Billy Wagner (Astros, Phillies, Mets, Red Sox, Braves)
Career stats: 47-40, 2.31 ERA, 1,196 strikeouts, 422 saves
Wagner was a good closer for a lot of years. He was a lefty that struck out way more batters than innings pitched. At the end of the day though, he didn’t have the 600 saves like Hoffman or the impact that Smith had. He had 10 percent of the vote last year. I don’t see him making much progress going forward.
Tim Wakefield (Pirates, Red Sox)
Career stats: 200-180, 4.41 ERA, 2,156 strikeouts
Wakefield was a knuckleballer that hung around long enough to get his 200th victory. He took the ball for the BoSox and ate a lot of innings. However, the thing I remember him most for is the Big Hurt hitting it over the monster many times against him. Great career though.
Larry Walker (Expos, Rockies, Cardinals)
Career stats: .313/.400/.565, 383 home runs, 1,311 RBI, 2,160 hits, 230 stolen bases.
Walker has hall worthy rate stats. He also benefited from playing in Denver. He was a three-time batting champ, a five time all-star, but also lost a lot of playing time due to injury. He definitely has a case to be made, however he only received 15.5 percent of the vote last year. I just can’t vote for him over guys like Sosa and Sheffield.
Jeff Bagwell, Barry Bonds, Roger Clemens, Vladimir Guerrero, Mike Mussina, Magglio Ordonez, Tim Raines, Ivan Rodriguez, Gary Sheffield, Sammy Sosa
I’m not the biggest Bagwell fan in the world, but he was neck and neck with Frank Thomas for most of their careers and he is so close, I just want him off the ballot for next year.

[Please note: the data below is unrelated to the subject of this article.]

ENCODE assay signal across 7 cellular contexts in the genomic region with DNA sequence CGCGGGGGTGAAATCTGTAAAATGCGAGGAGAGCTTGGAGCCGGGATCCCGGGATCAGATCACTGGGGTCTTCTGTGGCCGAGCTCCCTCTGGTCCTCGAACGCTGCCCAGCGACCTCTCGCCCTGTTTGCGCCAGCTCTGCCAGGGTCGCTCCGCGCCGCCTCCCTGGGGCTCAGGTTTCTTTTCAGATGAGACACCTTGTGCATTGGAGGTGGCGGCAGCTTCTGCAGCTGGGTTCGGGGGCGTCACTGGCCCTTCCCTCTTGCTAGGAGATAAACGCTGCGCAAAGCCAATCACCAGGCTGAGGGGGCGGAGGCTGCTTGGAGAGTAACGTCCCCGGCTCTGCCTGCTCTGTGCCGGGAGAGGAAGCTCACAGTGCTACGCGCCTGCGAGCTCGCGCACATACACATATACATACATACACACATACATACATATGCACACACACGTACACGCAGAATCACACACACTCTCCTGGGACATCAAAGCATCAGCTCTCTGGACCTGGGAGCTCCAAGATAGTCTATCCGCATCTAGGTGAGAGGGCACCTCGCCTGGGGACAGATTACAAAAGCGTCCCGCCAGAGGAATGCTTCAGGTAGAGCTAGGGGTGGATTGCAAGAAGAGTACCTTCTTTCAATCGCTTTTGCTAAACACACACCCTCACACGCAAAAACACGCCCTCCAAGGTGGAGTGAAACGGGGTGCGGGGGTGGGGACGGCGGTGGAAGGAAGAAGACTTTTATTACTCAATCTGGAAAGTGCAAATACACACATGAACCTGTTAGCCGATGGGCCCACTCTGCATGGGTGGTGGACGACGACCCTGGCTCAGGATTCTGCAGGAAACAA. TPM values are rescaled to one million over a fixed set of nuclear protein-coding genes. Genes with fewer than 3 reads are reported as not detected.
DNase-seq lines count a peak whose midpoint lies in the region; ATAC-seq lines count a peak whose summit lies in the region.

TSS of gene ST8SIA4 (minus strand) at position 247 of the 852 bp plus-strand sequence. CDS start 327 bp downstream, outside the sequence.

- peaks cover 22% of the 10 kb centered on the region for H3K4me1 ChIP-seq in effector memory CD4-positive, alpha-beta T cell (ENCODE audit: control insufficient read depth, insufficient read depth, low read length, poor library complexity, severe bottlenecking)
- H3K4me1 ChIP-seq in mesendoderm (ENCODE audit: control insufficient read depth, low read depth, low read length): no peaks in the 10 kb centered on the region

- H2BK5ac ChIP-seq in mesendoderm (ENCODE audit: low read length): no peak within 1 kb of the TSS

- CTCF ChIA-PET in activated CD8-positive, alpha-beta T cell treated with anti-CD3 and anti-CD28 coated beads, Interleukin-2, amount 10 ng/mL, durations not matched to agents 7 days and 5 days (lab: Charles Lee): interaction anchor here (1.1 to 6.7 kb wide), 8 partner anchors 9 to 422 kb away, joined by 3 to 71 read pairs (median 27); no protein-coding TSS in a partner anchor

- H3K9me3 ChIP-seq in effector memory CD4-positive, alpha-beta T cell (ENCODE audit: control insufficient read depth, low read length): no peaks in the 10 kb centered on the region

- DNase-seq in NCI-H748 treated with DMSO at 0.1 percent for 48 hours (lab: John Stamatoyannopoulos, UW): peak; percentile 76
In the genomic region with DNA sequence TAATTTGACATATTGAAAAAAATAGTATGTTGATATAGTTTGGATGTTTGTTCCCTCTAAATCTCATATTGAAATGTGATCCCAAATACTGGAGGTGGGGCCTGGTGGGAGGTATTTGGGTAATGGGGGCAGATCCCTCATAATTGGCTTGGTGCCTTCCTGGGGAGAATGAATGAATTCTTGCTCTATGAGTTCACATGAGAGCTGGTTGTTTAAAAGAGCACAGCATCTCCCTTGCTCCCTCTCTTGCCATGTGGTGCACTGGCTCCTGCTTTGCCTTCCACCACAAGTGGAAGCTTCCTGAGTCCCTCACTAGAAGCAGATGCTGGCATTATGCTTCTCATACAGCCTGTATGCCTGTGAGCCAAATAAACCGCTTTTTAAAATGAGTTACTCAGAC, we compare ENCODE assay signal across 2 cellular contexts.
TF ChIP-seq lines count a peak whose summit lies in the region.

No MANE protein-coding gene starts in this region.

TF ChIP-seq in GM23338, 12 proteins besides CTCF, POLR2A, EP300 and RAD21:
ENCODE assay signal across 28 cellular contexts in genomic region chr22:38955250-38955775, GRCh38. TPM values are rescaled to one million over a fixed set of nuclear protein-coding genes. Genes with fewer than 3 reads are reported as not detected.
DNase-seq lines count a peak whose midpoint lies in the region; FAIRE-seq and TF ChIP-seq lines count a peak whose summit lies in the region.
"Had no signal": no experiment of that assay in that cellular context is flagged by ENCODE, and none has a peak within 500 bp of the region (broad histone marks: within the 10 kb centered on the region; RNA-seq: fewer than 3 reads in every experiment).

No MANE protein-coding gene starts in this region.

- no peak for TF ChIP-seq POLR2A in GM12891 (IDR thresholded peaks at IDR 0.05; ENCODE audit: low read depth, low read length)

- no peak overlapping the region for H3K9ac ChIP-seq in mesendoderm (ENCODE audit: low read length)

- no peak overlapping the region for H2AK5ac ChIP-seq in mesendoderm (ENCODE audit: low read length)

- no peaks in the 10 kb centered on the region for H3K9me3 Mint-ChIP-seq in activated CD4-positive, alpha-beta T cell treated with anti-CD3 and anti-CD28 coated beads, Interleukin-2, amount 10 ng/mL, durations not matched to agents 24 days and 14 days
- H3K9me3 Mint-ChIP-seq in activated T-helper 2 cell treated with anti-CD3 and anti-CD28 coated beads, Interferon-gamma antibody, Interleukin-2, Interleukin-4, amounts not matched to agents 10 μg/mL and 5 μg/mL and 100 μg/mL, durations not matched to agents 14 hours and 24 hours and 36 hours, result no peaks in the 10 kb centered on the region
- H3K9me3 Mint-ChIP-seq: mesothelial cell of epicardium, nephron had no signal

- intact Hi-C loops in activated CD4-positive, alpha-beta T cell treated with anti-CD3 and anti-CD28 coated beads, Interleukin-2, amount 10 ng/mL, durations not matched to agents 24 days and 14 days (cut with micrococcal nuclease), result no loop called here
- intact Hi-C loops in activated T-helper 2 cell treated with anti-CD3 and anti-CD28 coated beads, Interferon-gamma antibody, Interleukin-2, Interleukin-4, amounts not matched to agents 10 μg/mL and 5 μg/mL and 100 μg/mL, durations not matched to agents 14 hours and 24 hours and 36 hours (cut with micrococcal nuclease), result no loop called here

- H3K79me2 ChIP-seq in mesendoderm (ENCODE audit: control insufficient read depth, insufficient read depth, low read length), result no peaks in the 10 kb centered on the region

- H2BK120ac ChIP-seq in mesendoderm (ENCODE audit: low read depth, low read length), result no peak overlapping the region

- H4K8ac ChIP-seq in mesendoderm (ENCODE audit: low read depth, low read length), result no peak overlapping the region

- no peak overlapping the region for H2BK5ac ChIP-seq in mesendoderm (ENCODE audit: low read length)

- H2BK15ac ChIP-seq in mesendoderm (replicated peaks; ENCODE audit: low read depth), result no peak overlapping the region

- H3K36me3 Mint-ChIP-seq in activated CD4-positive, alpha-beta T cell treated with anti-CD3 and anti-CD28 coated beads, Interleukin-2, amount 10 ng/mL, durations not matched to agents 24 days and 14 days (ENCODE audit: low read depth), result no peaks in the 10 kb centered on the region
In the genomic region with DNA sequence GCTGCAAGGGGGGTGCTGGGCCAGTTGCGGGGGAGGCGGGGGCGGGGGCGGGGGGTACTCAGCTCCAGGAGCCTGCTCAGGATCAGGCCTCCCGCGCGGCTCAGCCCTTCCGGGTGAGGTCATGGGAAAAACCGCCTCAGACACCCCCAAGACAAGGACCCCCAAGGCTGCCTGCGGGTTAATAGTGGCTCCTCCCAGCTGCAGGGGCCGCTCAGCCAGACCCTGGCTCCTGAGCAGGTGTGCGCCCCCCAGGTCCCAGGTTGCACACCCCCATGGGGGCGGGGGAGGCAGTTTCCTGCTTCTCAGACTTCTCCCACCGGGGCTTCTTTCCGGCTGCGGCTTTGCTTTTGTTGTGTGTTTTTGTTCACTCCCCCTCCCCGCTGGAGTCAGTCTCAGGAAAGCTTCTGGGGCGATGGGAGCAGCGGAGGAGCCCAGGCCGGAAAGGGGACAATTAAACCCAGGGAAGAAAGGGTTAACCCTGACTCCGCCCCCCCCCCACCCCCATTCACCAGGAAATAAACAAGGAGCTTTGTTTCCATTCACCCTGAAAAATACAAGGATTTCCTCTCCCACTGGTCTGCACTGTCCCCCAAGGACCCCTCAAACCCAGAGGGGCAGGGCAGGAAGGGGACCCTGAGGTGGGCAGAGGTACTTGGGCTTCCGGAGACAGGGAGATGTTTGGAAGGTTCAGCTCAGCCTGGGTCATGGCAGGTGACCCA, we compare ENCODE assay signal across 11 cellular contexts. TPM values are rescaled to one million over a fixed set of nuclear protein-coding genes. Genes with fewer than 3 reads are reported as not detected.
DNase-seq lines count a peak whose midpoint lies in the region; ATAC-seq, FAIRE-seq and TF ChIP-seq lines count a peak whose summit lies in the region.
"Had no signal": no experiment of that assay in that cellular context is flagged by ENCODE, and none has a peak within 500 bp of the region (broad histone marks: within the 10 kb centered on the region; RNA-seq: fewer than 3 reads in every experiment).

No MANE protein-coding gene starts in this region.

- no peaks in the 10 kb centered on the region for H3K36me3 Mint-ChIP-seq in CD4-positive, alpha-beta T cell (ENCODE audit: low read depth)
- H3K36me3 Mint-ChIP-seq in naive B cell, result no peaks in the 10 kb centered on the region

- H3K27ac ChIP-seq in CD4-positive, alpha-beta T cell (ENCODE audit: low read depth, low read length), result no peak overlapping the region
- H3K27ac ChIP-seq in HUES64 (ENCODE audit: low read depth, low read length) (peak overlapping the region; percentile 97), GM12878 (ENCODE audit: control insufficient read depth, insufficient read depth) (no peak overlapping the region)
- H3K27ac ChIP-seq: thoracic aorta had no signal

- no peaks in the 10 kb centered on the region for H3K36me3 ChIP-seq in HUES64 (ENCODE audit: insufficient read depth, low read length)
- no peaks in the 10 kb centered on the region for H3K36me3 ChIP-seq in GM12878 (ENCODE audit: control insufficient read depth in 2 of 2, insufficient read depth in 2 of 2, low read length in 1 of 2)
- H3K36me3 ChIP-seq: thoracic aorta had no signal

Bonds and Clemens are two of the most dominant players in baseball history. I voted for them before, but now I am even more confident in my selections as the guy who oversaw the steroid era, Bud Selig, is getting in. If he gets in, so do his horses. Bonds and Clemens were two of the best.
Vladimir Guerrero had KenWar written all over him. He could do everything on the baseball field. Especially hit.
I figured I have to put another pitcher on the list and Mussina was my favorite of the bunch. He was very consistent in a tough environment.
Magglio Ordonez got the call because I love him. Sue me.
Tim Raines is a top five leadoff hitter of all-time. It should have never taken this long.
Ivan Rodriguez was so fun to watch on defense. His rocket arm was amazing. Throw in the fact that he hit .300 nearly every year makes it even better.
Gary Sheffield and Sammy Sosa are two guys that are having a tough time getting traction for whatever reason. I’d take those two over the likes of Edgar and Walker any day. So I did.
Now it’s your turn. Tell us who you voted for and why. The results will be announced on January 18th. Lets see how close we come this year. For as much complaining that goes on about the Hall of Fame, we usually are pretty close to the actual voting. Have at it!